Robert Rauschenberg’s Chow Bags portfolio (1977) consists of six screen prints with graphite and plastic thread, each featuring a different domesticated animal. The prints are based on paper collages Rauschenberg created from actual bags of animal feed manufactured by Ralston Purina (now Purina Mills), a company best known for its Dog Chow and Cat Chow brands. The packaging for the less common feeds featured in Mink Chow, Goat Chow, Monkey Chow, Hog Chow, Rabbit Chow, and Calf Startena (based on a bag for a livestock feed supplemented with nutrients for early growth) shares the distinctive red-and-white checkered pattern made famous by Purina’s more familiar products. By incorporating this pattern and other prominent design elements of the bags, Rauschenberg’s Chow Bags call attention to the simultaneous familiarity and strangeness of Purina’s graphic identity.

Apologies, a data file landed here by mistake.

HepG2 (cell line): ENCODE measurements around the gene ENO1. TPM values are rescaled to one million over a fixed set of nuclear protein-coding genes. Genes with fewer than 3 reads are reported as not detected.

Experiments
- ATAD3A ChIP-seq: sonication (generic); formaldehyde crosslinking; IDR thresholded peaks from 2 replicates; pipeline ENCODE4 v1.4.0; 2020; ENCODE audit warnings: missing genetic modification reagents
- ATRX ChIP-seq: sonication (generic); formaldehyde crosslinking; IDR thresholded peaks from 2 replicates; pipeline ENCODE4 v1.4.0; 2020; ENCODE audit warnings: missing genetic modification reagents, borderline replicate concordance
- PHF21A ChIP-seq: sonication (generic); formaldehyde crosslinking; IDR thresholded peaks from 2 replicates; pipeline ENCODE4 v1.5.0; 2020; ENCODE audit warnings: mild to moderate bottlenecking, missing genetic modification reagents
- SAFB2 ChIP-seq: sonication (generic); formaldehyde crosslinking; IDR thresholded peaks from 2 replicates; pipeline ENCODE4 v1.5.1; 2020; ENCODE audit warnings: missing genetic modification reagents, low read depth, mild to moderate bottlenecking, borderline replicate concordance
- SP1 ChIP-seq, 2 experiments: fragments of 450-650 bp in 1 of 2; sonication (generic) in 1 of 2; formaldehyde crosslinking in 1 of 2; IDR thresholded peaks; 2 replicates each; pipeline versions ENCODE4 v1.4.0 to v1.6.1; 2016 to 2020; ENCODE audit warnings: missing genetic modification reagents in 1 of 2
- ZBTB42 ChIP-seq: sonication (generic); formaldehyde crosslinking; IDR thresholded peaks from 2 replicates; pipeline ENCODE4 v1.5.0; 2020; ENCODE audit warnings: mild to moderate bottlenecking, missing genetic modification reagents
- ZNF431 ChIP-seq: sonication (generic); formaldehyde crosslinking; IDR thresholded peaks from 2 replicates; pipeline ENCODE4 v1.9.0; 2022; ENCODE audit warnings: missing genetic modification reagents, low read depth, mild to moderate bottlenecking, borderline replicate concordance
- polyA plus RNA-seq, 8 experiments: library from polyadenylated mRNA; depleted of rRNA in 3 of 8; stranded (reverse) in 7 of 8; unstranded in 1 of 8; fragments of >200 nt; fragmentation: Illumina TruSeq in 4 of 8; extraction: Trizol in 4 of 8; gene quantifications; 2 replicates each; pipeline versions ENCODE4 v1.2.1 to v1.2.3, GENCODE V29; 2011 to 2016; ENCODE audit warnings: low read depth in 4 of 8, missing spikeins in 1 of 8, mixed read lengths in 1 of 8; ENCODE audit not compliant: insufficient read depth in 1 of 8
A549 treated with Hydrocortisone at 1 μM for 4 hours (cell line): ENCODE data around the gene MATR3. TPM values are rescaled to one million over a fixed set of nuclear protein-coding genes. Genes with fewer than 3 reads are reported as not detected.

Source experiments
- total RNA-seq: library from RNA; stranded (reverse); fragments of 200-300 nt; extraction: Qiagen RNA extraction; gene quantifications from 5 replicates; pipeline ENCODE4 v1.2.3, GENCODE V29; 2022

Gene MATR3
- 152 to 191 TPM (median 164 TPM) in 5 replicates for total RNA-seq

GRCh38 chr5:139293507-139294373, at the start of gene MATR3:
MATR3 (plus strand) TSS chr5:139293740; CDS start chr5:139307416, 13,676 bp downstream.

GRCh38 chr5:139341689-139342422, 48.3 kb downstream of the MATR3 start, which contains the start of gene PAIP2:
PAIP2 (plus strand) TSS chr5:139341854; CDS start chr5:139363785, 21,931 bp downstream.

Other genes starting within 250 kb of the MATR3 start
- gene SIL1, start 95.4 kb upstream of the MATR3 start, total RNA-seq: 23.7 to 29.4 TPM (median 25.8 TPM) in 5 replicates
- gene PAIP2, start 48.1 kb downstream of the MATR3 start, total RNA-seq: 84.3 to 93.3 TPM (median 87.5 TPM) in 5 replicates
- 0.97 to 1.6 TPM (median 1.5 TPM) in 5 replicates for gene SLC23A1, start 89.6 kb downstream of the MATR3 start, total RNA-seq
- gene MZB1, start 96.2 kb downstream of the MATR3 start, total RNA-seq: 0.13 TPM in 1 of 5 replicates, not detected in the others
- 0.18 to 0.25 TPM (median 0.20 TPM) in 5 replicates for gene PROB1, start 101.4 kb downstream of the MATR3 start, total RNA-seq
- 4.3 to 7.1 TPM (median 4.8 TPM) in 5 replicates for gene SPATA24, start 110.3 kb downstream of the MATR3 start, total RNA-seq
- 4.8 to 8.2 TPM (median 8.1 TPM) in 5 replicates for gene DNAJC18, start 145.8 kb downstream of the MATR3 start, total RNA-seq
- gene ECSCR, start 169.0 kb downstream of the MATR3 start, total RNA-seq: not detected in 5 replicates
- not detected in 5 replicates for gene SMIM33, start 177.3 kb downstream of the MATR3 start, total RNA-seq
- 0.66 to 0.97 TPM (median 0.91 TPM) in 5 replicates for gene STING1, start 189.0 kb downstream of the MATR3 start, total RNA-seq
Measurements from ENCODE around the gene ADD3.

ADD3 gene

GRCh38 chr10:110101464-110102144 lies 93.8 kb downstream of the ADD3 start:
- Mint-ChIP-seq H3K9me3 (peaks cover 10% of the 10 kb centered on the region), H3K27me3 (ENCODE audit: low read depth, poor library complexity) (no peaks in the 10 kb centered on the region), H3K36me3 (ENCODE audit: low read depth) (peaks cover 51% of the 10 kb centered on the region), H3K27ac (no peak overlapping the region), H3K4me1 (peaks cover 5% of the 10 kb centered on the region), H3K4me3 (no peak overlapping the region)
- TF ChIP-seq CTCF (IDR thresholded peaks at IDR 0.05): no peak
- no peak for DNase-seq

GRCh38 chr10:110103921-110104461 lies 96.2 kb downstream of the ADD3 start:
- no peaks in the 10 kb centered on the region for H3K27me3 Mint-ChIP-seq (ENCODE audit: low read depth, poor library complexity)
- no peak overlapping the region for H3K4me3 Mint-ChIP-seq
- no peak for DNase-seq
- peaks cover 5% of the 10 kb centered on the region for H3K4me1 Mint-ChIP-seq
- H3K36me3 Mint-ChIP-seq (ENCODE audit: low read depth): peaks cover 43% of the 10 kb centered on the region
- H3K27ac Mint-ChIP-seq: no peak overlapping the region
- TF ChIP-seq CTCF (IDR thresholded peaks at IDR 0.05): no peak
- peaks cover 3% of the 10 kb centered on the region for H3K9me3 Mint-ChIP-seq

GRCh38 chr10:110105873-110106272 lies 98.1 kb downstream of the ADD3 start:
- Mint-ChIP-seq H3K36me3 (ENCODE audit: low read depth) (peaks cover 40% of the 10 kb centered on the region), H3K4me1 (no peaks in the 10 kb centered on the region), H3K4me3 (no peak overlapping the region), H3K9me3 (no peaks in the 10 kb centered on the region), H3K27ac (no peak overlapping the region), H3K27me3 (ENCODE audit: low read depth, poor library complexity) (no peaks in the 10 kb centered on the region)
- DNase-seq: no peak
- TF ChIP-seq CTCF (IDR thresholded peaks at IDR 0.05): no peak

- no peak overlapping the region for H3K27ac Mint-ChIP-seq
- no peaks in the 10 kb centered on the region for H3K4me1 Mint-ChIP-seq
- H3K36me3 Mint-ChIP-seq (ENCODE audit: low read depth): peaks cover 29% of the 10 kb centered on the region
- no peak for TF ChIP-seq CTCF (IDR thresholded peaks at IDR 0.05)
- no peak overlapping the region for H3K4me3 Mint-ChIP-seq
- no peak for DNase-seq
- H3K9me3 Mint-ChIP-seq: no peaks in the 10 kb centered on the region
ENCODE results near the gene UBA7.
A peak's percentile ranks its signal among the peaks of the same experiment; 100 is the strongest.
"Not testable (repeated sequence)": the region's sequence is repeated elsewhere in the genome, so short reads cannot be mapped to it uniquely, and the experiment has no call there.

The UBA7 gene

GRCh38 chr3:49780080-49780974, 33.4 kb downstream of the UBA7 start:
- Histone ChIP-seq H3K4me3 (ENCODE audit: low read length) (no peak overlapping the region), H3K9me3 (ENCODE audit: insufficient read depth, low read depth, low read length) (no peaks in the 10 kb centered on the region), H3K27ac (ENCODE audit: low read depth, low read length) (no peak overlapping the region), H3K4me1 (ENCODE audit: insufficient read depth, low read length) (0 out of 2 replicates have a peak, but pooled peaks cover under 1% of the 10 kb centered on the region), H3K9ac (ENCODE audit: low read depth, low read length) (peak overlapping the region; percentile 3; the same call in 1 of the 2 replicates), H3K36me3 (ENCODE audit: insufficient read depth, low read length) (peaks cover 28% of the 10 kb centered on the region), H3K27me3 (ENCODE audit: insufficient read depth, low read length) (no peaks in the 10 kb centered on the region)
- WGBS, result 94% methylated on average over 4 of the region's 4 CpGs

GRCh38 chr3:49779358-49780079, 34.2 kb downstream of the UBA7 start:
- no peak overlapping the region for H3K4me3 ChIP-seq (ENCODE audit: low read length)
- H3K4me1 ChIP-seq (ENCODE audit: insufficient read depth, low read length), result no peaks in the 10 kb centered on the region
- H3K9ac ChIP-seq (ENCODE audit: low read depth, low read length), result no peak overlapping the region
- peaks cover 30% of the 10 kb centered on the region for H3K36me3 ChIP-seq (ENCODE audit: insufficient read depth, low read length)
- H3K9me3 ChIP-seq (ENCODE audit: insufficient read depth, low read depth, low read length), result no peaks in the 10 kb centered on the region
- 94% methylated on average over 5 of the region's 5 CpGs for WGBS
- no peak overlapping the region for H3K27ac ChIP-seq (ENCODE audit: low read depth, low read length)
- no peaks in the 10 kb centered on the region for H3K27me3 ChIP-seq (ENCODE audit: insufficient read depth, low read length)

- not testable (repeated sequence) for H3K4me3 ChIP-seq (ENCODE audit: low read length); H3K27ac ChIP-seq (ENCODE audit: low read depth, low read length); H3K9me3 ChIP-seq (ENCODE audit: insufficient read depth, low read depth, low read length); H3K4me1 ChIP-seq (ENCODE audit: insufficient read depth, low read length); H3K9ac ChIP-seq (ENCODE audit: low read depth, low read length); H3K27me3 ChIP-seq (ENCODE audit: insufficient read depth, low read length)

Although the artist selectively cut and partially flattened the paper feed bags to create his collages, he retained their rectangular shape and allowed this form to dictate the overall configuration of each print. The bold, graphic renderings of the animals at the center of these works are surrounded by various arrangements of fainter transfer images such as flowers and leaves, cars stuck in traffic, Coca-Cola bottles, and a woman’s glossy, manicured finger. The resulting compositions present the animals gazing out as in traditional portraiture, playfully framed by colorful graphics and strong geometric shapes. Photographs of the finished collages were used as the basis for the screen prints. After the silkscreen process, additional collage elements were applied to each print, including small pieces of fabric and plastic stitching that mimics the pull-strings used to open feed bags. The Chow Bags series was printed by Styria Studio in New York, and issued in an edition of 100.